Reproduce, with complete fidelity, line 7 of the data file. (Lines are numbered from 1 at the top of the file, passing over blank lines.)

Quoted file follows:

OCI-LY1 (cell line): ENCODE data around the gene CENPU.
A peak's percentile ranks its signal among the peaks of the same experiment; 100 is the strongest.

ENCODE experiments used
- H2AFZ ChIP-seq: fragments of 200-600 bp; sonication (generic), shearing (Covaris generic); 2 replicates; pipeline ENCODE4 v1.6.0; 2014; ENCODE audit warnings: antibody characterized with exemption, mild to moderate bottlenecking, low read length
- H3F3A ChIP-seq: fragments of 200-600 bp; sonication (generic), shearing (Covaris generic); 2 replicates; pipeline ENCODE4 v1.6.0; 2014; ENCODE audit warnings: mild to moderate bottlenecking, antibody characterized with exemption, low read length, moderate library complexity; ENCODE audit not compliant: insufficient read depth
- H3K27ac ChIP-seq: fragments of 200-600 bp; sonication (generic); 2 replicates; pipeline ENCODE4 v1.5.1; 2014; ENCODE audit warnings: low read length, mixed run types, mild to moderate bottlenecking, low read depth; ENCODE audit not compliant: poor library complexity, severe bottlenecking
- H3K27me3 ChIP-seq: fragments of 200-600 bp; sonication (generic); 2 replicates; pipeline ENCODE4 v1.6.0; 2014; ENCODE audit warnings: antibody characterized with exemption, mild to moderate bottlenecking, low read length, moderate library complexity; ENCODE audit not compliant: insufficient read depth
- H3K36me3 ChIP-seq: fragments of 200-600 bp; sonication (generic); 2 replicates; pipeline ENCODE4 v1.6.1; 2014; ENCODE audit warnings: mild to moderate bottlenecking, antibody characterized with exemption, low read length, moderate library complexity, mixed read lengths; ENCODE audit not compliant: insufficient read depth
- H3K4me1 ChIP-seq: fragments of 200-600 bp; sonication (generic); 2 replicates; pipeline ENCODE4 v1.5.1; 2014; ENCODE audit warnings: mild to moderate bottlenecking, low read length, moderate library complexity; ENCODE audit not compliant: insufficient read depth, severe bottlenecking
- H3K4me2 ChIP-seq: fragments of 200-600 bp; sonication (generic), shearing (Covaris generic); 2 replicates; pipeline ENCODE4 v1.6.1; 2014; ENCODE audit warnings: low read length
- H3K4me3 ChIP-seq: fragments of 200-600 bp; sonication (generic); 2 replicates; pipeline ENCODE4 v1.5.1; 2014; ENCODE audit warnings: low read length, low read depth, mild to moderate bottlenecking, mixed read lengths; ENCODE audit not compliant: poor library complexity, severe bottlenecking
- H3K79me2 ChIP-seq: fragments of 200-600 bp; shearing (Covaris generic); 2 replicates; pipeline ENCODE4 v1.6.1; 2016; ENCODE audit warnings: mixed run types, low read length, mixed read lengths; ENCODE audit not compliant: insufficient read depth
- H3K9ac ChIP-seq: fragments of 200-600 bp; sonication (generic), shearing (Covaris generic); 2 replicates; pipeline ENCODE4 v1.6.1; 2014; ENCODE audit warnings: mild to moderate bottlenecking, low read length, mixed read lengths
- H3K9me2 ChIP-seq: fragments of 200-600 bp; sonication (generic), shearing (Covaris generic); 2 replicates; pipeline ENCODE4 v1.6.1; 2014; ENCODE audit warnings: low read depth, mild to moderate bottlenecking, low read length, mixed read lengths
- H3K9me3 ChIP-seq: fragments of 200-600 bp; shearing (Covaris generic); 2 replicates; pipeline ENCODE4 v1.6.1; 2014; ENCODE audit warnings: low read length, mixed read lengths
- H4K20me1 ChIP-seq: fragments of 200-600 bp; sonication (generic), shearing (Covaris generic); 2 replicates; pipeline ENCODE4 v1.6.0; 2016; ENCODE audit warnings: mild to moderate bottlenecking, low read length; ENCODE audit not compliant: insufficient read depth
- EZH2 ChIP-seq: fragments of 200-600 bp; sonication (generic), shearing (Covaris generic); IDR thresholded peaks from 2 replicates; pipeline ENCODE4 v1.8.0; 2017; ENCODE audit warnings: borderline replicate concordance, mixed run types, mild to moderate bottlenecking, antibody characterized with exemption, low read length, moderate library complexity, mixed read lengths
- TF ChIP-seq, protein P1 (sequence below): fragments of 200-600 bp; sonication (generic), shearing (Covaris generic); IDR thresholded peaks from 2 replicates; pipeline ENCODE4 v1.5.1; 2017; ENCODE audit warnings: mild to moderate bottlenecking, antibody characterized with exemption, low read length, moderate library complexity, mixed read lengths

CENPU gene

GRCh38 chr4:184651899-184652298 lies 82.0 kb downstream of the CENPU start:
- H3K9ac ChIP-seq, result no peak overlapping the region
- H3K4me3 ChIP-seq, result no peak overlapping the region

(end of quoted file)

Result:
- H3K27me3 ChIP-seq: fragments of 200-600 bp; sonication (generic); 2 replicates; pipeline ENCODE4 v1.6.0; 2014; ENCODE audit warnings: antibody characterized with exemption, mild to moderate bottlenecking, low read length, moderate library complexity; ENCODE audit not compliant: insufficient read depth